Catfish of the Month Right Arrow November 2002


Eel-tail Banjo Catfish, Banded Banjo, Båndet Banjomalle (Denmark), Maulbruetender Hexenwels (Germany), Mottled Eel-tail Banjo Catfish, Whiptail Banjo Catfish - Platystacus cotylephorus   Bloch, 1794

Article © Julian Dignall, uploaded November 01, 2002.

Eel tailed Banjo Catfish are uncommonly but reliably occurring imports. Chief among imports of this small but fascinating group of catfish is the Mottled Eel-Tail Banjo Catfish,Platystacus cotylephorus. The fish, at least for a Banjo Catfish (or Asprenidid), displays attractive patterning and an intriguing shape. Striking features include the random mottling colouration which - especially on mature males - gives the fish the appearance of rusting flaky paint work and a very long, curling, eel tail. In rare fits of exercise, the rays of the anal fin - which runs along the entire underside of this tail - become erect, giving the fish a menacing profile.

Raised parallel lines run along the fishes tail and this feature is most useful in distinguishing this species from the similar Aspredo aspredo. It is perhaps the variance of colouration both between individuals and the sexes in Platystacus which has led to several attempts to synonymize the two genera. Aspredo does not exhibit these rows of tubercules along the tail (you can just see them in the picture below).

Platystacus cotylephorus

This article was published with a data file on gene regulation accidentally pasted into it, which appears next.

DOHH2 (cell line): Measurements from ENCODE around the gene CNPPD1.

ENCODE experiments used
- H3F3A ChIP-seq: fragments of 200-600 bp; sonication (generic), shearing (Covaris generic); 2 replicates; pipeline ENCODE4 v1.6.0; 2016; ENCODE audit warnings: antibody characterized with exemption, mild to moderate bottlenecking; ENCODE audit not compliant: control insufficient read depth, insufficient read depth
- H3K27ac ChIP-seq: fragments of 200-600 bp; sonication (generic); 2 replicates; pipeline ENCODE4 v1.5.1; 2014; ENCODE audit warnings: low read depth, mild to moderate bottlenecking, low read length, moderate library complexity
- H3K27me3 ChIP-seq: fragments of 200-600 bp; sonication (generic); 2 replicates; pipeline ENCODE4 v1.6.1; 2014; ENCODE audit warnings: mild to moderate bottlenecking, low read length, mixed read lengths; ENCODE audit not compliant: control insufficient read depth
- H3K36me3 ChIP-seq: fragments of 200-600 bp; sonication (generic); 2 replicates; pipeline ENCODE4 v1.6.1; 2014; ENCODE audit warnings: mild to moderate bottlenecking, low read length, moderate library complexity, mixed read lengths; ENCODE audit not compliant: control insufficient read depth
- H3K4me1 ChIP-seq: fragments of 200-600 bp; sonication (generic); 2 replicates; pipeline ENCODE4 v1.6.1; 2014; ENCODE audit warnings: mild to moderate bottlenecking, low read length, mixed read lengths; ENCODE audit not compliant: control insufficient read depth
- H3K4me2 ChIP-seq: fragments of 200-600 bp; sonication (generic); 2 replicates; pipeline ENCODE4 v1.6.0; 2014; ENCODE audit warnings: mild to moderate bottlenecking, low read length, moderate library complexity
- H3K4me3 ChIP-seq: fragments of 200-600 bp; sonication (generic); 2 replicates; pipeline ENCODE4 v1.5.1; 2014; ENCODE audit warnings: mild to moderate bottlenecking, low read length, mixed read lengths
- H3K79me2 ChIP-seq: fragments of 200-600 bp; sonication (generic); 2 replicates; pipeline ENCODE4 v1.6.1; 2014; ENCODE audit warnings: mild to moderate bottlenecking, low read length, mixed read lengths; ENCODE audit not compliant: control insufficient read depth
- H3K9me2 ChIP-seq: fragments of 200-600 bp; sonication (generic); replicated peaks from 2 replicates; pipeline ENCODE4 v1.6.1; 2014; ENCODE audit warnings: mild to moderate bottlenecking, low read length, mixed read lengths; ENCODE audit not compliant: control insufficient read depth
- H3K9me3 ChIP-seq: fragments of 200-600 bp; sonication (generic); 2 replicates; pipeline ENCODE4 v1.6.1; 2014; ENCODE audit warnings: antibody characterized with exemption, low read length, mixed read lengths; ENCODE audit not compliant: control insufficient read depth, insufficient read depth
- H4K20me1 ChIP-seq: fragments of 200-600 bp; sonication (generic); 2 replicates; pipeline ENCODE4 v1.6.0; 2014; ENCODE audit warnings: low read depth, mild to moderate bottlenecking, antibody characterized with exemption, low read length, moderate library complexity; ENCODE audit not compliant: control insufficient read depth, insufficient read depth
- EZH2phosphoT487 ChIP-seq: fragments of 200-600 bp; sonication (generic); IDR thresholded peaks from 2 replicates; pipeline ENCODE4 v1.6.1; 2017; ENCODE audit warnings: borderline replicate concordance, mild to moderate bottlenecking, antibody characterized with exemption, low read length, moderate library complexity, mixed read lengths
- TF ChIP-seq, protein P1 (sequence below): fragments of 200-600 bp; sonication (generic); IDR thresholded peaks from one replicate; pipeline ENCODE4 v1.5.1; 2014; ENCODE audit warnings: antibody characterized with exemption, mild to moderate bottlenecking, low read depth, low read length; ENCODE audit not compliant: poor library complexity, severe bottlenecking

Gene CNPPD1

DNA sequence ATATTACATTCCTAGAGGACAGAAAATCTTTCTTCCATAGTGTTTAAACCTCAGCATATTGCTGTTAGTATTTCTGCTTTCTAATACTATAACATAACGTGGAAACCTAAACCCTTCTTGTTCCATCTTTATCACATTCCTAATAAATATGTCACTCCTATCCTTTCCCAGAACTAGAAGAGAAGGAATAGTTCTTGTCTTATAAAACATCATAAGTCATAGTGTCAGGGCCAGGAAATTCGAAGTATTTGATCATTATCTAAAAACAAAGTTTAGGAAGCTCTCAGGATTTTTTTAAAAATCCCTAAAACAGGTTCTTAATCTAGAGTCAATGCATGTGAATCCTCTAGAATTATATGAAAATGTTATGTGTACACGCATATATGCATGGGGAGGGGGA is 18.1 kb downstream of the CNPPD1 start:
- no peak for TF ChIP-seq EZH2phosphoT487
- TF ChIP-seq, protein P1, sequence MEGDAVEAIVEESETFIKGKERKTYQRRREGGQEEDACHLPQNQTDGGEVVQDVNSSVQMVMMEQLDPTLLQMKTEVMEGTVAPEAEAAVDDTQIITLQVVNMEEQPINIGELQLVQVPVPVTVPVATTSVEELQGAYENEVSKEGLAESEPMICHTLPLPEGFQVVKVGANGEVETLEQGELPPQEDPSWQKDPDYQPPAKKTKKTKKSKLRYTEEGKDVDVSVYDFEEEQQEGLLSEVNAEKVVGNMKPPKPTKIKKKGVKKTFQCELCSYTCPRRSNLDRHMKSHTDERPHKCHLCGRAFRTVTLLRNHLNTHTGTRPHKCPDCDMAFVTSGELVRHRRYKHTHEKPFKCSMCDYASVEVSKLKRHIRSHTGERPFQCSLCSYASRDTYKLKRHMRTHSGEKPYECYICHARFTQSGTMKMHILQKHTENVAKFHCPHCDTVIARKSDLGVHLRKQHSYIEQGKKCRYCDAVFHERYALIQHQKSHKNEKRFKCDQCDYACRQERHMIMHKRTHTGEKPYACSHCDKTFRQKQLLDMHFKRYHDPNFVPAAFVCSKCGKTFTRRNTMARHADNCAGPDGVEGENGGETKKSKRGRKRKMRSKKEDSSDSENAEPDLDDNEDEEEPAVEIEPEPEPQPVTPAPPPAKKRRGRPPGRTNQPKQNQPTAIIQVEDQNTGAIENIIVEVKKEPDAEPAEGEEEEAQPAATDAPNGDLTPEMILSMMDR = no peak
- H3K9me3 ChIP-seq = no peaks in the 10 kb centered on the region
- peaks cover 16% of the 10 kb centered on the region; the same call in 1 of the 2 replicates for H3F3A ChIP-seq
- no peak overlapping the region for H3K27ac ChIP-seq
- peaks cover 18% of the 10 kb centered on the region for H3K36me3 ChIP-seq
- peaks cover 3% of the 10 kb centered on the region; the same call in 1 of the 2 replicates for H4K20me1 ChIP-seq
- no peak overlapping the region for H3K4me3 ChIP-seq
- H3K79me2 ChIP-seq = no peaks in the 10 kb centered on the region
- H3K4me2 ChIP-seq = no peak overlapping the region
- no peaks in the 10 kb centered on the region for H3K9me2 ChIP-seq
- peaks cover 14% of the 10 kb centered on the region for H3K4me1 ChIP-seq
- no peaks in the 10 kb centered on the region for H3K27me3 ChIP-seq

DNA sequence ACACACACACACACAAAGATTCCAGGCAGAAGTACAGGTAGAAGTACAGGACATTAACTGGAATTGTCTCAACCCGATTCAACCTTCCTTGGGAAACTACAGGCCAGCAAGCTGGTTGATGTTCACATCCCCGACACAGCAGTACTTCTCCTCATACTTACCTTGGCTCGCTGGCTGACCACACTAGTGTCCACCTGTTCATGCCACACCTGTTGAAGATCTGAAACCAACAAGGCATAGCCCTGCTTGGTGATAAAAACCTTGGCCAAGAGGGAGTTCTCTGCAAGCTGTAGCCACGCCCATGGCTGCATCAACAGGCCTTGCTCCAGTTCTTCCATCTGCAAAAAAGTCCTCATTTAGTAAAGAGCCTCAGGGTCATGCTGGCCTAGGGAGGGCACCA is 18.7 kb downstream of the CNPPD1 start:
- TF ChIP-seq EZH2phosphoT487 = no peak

P. cotylephorus can be found in coastal areas of north eastern South American rivers that spill into the Atlantic - so is best considered a brackish water fish. It is so adaptable however that it can easily be accommodated in a more traditional amazon style aquarium, though a central requirement from its wild habitat is a soft or light substrate within which it can bury itself. This master of disguise can convincingly disappear from view in such a tank but will not always do so, especially when many other fish are present above it in the water column.

Platystacus cotylephporusReproduction is this catfishes main talking point. Females are sometimes (although very rarely) imported with eggs still attached to the underbelly - see picture to the right. These eggs are attached by minute hair-like threads. Whether these are purely for mechanical attachment or provide some form of nutrient or gas exchange remains to be fully explored. More recently it has been suggested that oxygen is supplied to the eggs via these threads during the term of attachment. Perhaps this would allow the female to continue to bury in the muddy, oxygen starved substrate of a silt laden river mouth. Here the river is wide and flows at a slow pace, allowing some silt to drop out of the water column and provide a perfect home for burying fish.

Other, earlier theories suggest that the threads merely provide a method of keeping the eggs attached to the female as she shields them during migration upstream into purer freshwater. These Banjo catfish are the most adept swimmers in their family and a migratory lifecycle is not unfeasible. However, whether the females migrate into freshwaters with eggs or the young fish do so on their own later, is unreported.

The young hatch and are replicas of their parents at under a week old and less than 8mm long. Microworms appear the best food at this stage. Nothing regarding fully captive reproduction is recorded; solely the hatching of eggs attached to females at import.


Copyright information for the images used in this article can be found on the species' full Cat-eLog page.

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